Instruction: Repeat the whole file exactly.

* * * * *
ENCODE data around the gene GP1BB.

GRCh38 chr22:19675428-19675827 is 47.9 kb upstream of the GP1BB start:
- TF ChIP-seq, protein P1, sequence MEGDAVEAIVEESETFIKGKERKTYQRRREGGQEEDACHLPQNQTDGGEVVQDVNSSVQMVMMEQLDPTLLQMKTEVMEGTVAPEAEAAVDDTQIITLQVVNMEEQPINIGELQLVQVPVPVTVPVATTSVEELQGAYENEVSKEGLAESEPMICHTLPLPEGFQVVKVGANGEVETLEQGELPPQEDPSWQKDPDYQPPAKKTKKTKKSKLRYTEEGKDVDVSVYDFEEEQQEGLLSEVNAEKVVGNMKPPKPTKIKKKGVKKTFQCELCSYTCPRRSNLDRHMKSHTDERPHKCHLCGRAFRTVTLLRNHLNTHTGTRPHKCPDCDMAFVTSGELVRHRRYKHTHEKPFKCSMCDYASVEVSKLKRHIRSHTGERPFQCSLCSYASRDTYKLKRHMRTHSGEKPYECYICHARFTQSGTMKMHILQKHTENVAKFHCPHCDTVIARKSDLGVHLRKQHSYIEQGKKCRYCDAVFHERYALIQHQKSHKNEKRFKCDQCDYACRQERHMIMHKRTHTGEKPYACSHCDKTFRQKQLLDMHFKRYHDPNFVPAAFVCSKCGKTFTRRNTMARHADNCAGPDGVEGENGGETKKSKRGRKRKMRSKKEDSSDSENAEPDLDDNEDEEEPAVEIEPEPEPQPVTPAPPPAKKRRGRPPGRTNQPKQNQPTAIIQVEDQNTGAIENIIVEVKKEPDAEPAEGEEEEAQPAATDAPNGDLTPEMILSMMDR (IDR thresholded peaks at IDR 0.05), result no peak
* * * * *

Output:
ENCODE data around the gene GP1BB.

GRCh38 chr22:19675428-19675827 is 47.9 kb upstream of the GP1BB start:
- TF ChIP-seq, protein P1, sequence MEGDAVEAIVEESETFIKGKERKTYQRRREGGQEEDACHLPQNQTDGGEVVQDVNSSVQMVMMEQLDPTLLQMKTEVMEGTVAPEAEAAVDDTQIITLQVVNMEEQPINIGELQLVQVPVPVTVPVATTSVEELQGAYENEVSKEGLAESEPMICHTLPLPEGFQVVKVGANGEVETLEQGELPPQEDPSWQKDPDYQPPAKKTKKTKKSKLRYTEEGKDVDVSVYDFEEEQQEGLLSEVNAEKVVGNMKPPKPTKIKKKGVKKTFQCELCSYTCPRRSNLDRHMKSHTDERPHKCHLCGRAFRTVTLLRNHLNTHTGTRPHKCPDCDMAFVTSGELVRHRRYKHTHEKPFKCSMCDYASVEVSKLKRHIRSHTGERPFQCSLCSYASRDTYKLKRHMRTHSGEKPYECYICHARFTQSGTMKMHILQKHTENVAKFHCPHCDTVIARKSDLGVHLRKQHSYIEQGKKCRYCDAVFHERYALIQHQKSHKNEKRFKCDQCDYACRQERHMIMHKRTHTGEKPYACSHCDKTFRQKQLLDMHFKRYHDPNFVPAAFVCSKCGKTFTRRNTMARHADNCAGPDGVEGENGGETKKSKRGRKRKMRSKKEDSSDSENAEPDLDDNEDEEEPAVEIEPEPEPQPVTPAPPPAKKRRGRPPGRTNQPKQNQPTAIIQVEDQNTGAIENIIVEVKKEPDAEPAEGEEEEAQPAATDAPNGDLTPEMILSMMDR (IDR thresholded peaks at IDR 0.05), result no peak